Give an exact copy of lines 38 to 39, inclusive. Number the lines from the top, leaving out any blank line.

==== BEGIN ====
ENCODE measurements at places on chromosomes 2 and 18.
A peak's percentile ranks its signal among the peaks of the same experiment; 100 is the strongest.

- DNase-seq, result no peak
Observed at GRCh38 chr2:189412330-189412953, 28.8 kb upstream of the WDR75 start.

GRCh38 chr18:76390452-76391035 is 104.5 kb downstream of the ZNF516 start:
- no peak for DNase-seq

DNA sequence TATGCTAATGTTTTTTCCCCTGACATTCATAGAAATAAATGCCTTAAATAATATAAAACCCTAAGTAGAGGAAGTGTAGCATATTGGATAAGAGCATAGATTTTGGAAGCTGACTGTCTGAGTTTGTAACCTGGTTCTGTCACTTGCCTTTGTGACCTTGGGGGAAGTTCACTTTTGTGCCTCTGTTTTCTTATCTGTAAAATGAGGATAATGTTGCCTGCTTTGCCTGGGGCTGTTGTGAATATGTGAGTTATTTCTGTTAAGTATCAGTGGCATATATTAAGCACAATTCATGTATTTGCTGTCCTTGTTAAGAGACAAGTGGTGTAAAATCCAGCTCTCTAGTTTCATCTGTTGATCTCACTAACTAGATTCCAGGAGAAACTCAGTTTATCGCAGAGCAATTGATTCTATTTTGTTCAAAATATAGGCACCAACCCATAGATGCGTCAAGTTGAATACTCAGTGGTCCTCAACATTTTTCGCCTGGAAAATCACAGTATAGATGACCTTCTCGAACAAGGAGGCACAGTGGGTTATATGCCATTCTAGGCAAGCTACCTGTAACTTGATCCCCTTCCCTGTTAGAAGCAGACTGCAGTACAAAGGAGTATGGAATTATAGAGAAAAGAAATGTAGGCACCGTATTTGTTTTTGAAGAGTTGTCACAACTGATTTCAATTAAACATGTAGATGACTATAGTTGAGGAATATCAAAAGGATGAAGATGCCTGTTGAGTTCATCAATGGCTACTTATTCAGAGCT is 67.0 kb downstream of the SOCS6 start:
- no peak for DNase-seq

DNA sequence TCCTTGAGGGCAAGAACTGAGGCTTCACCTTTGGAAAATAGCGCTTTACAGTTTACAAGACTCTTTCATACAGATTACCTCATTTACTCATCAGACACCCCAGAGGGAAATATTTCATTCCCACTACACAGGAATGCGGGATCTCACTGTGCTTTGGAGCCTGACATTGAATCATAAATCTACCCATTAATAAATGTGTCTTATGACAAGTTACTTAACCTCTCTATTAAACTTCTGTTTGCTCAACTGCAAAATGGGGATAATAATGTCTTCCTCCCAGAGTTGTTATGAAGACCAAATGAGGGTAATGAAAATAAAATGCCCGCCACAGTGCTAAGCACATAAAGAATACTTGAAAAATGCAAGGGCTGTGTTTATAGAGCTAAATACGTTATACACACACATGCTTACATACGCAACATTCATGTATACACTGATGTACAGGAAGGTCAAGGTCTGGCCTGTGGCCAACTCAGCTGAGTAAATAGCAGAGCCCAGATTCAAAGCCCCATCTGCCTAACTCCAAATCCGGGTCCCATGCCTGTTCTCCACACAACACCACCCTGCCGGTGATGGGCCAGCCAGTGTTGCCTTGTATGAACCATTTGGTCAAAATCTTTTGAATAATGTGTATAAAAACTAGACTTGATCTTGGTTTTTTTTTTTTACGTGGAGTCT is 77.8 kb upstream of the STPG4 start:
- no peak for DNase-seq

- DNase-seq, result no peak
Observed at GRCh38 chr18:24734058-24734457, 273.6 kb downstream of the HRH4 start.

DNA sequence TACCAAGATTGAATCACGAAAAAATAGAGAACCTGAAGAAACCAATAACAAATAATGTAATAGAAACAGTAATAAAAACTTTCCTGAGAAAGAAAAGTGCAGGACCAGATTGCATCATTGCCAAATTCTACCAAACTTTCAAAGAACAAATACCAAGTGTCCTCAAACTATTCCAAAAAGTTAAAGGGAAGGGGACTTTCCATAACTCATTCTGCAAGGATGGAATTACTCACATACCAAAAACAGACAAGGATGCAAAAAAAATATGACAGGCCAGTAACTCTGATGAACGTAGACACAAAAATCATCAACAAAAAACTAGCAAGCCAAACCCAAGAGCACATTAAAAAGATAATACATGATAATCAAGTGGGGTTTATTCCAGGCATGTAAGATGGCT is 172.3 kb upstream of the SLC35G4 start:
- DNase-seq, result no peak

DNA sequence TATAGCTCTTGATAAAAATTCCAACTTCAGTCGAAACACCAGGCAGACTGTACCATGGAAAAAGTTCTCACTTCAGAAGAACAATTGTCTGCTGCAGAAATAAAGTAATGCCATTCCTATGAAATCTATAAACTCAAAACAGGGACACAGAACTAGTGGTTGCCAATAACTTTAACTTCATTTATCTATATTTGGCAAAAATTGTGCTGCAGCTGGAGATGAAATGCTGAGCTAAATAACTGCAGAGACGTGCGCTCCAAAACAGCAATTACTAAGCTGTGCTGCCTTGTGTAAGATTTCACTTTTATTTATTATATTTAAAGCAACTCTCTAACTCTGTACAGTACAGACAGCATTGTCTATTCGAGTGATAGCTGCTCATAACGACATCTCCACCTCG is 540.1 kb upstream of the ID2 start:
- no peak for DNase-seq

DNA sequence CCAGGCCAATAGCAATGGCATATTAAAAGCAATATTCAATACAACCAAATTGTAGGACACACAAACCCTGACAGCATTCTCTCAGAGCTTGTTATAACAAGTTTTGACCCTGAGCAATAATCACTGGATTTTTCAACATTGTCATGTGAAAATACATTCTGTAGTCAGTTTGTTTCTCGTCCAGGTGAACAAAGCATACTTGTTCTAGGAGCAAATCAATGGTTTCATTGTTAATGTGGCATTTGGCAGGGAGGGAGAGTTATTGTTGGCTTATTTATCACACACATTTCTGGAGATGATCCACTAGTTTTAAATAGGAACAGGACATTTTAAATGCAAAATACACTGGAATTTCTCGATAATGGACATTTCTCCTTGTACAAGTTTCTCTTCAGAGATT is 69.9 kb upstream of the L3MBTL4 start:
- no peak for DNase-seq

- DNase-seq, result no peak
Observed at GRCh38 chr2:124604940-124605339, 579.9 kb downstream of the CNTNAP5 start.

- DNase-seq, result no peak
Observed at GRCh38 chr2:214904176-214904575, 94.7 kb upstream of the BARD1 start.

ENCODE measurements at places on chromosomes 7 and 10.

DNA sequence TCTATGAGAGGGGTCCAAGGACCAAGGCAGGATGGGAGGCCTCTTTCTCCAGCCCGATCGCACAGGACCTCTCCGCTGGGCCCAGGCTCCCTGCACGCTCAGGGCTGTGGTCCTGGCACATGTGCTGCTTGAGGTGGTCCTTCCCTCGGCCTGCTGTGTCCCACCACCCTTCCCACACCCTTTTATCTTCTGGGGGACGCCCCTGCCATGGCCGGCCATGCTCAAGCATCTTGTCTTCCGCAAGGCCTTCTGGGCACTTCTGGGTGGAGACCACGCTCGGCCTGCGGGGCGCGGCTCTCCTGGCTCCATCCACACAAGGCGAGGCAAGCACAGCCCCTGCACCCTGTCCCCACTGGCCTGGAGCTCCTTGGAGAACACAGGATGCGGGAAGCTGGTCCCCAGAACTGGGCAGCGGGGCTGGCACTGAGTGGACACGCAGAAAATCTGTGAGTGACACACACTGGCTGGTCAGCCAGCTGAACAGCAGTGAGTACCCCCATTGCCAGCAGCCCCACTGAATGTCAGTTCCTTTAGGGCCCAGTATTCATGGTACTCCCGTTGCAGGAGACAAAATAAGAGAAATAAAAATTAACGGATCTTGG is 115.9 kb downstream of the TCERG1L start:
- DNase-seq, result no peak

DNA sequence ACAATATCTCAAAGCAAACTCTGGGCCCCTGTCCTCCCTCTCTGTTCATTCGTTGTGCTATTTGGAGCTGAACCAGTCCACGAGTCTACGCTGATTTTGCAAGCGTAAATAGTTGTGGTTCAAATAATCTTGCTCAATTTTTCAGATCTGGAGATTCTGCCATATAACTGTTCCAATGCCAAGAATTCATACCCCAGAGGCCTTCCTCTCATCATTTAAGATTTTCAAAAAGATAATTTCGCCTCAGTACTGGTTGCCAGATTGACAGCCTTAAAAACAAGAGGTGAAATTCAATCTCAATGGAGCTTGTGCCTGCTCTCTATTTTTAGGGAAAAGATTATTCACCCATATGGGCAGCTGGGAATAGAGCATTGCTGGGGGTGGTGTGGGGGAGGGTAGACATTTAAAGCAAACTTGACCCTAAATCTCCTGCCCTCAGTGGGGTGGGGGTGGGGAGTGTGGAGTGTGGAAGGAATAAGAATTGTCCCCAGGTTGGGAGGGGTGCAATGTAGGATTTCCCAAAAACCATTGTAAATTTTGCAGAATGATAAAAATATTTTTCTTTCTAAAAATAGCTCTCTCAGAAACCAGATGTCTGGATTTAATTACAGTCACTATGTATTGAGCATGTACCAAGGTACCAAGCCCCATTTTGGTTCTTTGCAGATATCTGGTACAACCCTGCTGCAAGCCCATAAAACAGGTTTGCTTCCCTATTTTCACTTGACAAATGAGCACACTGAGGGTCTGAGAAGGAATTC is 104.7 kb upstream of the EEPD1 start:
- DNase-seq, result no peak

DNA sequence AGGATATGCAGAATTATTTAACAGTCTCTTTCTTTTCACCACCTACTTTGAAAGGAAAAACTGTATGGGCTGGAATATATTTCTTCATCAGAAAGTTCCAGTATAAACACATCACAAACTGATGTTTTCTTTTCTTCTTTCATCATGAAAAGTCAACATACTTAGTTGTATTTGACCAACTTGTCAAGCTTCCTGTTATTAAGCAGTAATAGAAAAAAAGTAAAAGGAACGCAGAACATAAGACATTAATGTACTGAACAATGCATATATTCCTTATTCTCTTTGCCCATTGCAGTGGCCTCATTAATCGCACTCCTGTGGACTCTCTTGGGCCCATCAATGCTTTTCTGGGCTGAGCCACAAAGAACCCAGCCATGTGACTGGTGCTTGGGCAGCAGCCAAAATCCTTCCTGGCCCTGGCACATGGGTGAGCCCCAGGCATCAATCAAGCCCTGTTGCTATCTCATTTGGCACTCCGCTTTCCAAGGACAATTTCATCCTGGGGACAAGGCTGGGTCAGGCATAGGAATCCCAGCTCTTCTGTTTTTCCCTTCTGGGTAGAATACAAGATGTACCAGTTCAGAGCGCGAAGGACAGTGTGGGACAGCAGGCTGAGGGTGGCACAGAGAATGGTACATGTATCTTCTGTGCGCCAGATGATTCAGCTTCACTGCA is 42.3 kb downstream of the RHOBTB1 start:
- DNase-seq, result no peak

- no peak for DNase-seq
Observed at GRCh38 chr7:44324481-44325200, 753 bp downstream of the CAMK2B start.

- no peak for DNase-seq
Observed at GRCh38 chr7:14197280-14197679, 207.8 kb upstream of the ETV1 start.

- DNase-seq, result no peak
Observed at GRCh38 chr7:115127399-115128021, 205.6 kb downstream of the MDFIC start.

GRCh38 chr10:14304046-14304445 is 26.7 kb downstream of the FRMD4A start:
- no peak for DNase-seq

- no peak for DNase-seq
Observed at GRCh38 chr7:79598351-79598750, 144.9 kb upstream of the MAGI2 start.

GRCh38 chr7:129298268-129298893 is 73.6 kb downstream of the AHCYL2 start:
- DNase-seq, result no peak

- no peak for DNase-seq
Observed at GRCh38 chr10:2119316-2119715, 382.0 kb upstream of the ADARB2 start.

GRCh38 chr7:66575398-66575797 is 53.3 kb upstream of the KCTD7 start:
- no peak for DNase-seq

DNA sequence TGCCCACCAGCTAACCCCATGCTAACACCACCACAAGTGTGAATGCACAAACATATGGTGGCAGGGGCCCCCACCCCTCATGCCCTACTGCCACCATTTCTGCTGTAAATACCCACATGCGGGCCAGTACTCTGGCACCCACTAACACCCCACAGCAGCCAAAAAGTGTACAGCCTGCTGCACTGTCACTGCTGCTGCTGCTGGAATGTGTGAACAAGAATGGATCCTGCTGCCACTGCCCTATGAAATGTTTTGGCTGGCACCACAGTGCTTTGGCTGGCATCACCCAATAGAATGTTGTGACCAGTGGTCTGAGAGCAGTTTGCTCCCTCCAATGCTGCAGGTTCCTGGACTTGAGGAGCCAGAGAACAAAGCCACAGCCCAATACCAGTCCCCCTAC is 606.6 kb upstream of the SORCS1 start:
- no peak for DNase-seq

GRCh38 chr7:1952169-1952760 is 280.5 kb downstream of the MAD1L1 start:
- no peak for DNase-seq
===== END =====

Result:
- no peak for DNase-seq
Observed at GRCh38 chr7:79598351-79598750, 144.9 kb upstream of the MAGI2 start.